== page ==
When Eating Organic Food Isn’t Enough

My journey toward a more Paleo-style of eating

By Elizabeth Kaldeck Smith

 Photo by Disiana Caballero on Unsplash

For me, the aroma of fresh baked bread is irresistibly enticing and endorphin-producing. I love it! My positive memories of bread go back to my childhood when it became one of my favorite foods (along with Sky Bars and Milky Ways). Because of the concern about the gluten in grains as a health issue, I switched over from wheat to millet years ago, thinking that since millet is gluten free, it’s okay. But is it?

Dr. Loren Cordain and the Paleo movement.

After dealing with some health challenges, I gave up dairy, ate organic food, and paid attention when Dr.Loren Cordain came out with the “Paleo Diet” in 2002 (revised in 2011). He published the book after fifteen years of research and collaboration with scientists Dr. Boyd Eaton and Dr. Steffan Lindberg. Since then, he has authored many more books on Paleo eating. The diet is quite restrictive. It emphasizes whole foods, meat, fish, eggs, nuts, seeds, low starch vegetables, fruits and healthy fats. It avoids grains, legumes (beans, chickpeas, peas, peanuts, etc.) and dairy. It is supposed to reduce chronic disease, inflammation, and obesity.  Helping people with type 2 diabetes by optimizing blood sugar is also a big feature of the low-carb Paleo diet. Proponents of this diet believe that this is the way our hunter-gatherer ancestors ate thousands of years ago before the introduction of modern farming. Unprocessed foods are key in the Paleo diet.

Because of the restrictiveness of the diet, Dr.Cordain suggests having a “cheat” meal  2-3 times a week so you don’t feel  deprived of your favorite foods. Dr. Sarah Ballantyne, PhD, Paleo Mom and  medical biophysicist, in “How to Cheat and Stay on Track”, advises that “cheating” is something to incorporate after following the diet for at least 30 days. However, she warns against cheating with gluten. She says it can cause six months worth of damage. Dr. Ballantyne is the author of “Paleo Principles”and “The Healing Kitchen” among others.

The late Dorothy Mullen, founder of the Suppers Programs in Princeton, New Jersey, was devoted to helping people overcome health problems either created by or worsened by processed foods. She addressed  the many challenges people face when trying to improve their health through better nutrition. For example, many of us have difficulty giving up traditional breads and baked goods. On the Suppers website, a great resource, Dorothy stated  that “many Paleo  approaches include the use of almond, coconut, and flax meal flowers for baking. At Suppers, we have experimented quite extensively with making crackers, breads, wraps, crepes, pie crusts and muffins out of nuts and seeds”. Some bakeries make Paleo breads and crackers. Suppers also helps those on other diets, not just Paleo.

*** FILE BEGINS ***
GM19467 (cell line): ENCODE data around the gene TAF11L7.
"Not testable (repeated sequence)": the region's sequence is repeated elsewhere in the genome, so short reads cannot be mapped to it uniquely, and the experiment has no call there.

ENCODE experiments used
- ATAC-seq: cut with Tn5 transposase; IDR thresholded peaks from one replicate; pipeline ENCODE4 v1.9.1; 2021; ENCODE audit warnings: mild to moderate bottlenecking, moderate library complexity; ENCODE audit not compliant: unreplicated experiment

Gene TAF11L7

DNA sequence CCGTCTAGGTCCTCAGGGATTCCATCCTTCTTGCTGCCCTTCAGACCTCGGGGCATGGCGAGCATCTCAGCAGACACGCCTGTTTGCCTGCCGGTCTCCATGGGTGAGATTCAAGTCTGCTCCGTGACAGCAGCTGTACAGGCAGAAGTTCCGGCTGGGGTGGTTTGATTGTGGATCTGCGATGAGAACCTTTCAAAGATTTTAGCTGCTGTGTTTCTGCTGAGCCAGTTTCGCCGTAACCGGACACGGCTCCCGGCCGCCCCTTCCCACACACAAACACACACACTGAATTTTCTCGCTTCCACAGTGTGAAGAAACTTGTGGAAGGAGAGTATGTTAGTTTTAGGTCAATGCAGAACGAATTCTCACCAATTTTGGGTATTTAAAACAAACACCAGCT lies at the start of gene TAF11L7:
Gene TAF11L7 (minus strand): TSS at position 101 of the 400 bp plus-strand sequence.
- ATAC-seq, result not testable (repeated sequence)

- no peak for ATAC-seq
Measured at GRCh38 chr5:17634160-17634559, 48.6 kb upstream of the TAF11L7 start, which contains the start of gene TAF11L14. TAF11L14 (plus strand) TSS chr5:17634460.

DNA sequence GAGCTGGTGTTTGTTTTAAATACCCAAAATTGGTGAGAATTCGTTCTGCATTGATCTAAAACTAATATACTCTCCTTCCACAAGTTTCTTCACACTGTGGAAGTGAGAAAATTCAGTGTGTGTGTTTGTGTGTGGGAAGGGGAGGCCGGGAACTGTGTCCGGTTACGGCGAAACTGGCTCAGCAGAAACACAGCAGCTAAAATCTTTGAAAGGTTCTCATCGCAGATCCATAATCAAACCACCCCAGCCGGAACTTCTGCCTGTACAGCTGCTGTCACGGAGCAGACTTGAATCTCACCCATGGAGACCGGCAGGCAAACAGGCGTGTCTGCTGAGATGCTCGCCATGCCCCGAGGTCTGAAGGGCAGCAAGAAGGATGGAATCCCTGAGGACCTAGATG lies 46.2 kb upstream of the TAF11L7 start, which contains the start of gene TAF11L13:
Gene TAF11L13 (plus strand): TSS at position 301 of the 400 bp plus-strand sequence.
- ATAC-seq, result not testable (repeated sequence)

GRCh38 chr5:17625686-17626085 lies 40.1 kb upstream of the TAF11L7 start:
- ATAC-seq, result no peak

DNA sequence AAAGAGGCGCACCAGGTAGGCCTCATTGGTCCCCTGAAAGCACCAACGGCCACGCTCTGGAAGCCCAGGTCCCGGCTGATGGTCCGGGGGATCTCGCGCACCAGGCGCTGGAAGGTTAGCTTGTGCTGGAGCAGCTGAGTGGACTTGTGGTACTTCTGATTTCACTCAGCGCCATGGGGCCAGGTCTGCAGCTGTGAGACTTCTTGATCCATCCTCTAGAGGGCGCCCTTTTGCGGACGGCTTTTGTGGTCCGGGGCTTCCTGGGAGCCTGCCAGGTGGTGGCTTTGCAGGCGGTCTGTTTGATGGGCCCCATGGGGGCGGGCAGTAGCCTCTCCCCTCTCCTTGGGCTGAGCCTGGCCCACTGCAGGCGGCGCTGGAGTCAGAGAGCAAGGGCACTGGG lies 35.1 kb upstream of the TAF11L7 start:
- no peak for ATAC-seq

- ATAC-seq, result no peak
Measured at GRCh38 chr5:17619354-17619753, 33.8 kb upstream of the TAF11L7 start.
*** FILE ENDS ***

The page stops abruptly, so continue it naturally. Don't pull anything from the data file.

In addition to teaching the “Suppers” members about the importance of unprocessed foods, Dorothy demonstrated how to do organic gardening and co-founded the Princeton School Garden Cooperative. She worked with teachers to develop garden lesson plans to incorporate into the school curriculum in order to educate kids at an early age about whole foods. Suppers also works with many medical partners and other health professionals who provide advice and lead  workshops.

Should legumes be completely avoided because they contain anti-nutrients phytic acid and lectins?

Kris Kresser, expert in functional medicine and founder of the Kresser Institute, says in “Are legumes Really Paleo, and Does It Really Matter?” that cooking legumes for as little as 15 minutes or pressure cooking them for 7.5 minutes almost completely inactivates the lectins they contain. Atli Arnarson, Bsc, PhD, writes in Healthline about soaking, sprouting and fermentation as ways to reduce phytic acid  in legumes. So, for people who enjoy beans, and for vegetarians, proper preparation is all-important.

Now, to address the question I presented in the first paragraph about millet. Millet is still a grain. Yes, it is gluten-free, but is there are problems associated with it and it would not be allowed on a Paleo diet. Dr. Loren Cordain along with other nutrition experts advises us to avoid it because it could suppress the  thyroid gland function. I heard something about that years ago but ignored it. Will I stop eating millet? My onion millet bagels are starting to look less tempting. Right now, I’m researching organic Paleo nut and seed breads. I hope I find one soon that I like. The question is, could it become my new comfort food?  

© Elizabeth Kaldeck Smith, 2021

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